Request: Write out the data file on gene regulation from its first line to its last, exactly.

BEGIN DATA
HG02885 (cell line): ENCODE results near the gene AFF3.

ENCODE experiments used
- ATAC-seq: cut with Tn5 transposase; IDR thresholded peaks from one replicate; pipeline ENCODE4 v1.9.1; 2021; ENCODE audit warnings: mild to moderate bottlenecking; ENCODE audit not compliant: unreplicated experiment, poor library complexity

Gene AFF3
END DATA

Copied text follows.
HG02885 (cell line): ENCODE results near the gene AFF3.

ENCODE experiments used
- ATAC-seq: cut with Tn5 transposase; IDR thresholded peaks from one replicate; pipeline ENCODE4 v1.9.1; 2021; ENCODE audit warnings: mild to moderate bottlenecking; ENCODE audit not compliant: unreplicated experiment, poor library complexity

Gene AFF3